Judge rules against mayor
| April 5, 2012 7:29 AM
It’s decision time for Troy Mayor Don Banning.
At 9:30 a.m. Tuesday, March 20, in the 19th Judicial District Court here in Lincoln County, Judge James B. Wheelis decided there is enough reason for a recall election of the mayor whose term has been embroiled in controversy.
Wheelis gave Banning two options: 1.) He must either resign by Thursday, March 29, or, 2.) by April 5, submit a written reason in 200 words or less why the process should continue with a recall election.
On Friday, Banning was asked what his course of action would be.
“I don’t know whether I can fight this thing anymore,” a dejected Banning said.
“All I’ve tried to do is run the city by the books, according to Montana code. I’m not a quitter, but I don’t know that I can afford to fight this thing for a job that doesn’t pay.”
The recall of Banning has been brought by Troy City Councilwoman Fran McCully, who has outlayed four reasons for the recall vote:
• McCully alleges Banning terminated City Attorney Charles Evans without consent of the Council, a violation of Montana Code Annotated 7-44-603.
• Banning cashed a check, No. 18479, in the amount of $331.80 made out to him without the approval of the Council as it exceeded the budget in travel and training in violation of state statutes.
• Banning allegedly allowed a construction project at the city’s park — Roosevelt Park — without the proper appropriation by the council.
• Banning interfered with the Council legislative role by intercepting the codification and making changes without the council knowledge in violation of the city charter, the charge alleges.
In each case, Banning denies the allegations, and alleges he was acting within the rights as mayor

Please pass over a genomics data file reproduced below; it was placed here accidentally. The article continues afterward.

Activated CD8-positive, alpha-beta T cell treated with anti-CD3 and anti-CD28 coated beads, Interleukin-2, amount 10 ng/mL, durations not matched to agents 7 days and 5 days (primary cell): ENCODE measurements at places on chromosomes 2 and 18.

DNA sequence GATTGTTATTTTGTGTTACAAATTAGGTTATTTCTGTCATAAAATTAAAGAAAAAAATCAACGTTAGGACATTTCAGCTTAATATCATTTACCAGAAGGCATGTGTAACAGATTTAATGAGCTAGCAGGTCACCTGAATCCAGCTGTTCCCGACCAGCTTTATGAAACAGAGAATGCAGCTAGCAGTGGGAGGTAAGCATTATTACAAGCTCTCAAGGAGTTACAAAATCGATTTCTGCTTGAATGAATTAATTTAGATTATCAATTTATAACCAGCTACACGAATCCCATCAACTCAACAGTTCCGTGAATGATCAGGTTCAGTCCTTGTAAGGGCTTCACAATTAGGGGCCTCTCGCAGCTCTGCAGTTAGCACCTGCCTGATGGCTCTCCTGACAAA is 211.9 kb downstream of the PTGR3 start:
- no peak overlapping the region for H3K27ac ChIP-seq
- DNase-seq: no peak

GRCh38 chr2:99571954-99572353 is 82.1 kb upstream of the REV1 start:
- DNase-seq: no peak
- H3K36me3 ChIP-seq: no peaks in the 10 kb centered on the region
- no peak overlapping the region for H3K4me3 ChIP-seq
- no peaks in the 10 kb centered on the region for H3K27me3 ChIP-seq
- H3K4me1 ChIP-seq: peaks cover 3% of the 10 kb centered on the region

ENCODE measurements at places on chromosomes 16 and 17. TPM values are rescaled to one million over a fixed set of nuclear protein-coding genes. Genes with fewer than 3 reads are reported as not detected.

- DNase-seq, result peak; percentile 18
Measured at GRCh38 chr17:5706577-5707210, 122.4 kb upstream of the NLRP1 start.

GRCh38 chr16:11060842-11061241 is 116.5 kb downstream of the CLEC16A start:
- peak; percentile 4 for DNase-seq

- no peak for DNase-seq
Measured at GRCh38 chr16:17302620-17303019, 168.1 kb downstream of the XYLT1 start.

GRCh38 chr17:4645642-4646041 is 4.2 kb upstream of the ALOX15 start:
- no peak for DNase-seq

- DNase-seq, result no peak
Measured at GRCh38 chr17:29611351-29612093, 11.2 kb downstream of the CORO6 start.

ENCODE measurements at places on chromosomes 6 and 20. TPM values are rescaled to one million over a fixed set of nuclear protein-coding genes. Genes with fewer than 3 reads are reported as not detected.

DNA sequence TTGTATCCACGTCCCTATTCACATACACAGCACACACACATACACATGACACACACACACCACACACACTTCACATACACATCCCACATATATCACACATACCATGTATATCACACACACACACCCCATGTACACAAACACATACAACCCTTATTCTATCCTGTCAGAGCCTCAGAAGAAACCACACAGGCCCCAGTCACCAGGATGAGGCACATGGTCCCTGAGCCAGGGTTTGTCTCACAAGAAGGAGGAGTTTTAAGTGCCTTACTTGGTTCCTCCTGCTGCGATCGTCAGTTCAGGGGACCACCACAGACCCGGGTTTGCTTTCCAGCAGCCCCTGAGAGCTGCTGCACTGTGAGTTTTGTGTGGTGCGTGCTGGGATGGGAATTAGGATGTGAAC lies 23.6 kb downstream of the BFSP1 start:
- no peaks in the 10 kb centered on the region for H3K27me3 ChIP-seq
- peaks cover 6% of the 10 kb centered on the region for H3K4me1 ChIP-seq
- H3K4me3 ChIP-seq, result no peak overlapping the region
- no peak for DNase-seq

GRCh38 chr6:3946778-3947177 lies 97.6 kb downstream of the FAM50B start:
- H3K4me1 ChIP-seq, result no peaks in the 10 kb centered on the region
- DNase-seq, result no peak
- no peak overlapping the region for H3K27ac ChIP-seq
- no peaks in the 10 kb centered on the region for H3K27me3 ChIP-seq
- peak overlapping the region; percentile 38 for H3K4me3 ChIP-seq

“I have not done anything illegal, unethical or otherwise intentionally improper during my term as mayor of Troy,” Banning said. “I have certainly not violated my Oath of Office as proclaiming on the Petition to recall me. Fran McCully and Heather McDougall’s intense dislike of me is the only reason for this recall effort.”
In presenting the case for Banning, Attorney Jim Reintsma outlined reasons for the actions taken by his client, the mayor.
In each charge, Reintsma cited state statutes claiming Banning acted properly in those actions.
However, Wheelis ruled against the effort for the recall and allowed it to progress.
A call to Reintsma for comment on the decision was not returned, however, Banning did comment.
“I don’t know what I’ll do,” Banning said Friday. “I’m not the dictator they allege. I have gone to classes on how to run the city. I’ve asked City Council members to attend these classes, too, so they hear the same things I do about state code. However, they won’t.
“I guess I’ll proceed with the election. I just hope all this talk has eroded my base of support. Guess we’ll have to see,” Banning said.
Late Friday, Lincoln County Clerk Tammy Lauer received confirmation from the Secretary of State’s office that her request for the special election on May 24 was approved.
The election will be mail-in ballot, and likely will be hand-counted to lessen the expense of the balloting for the city of Troy.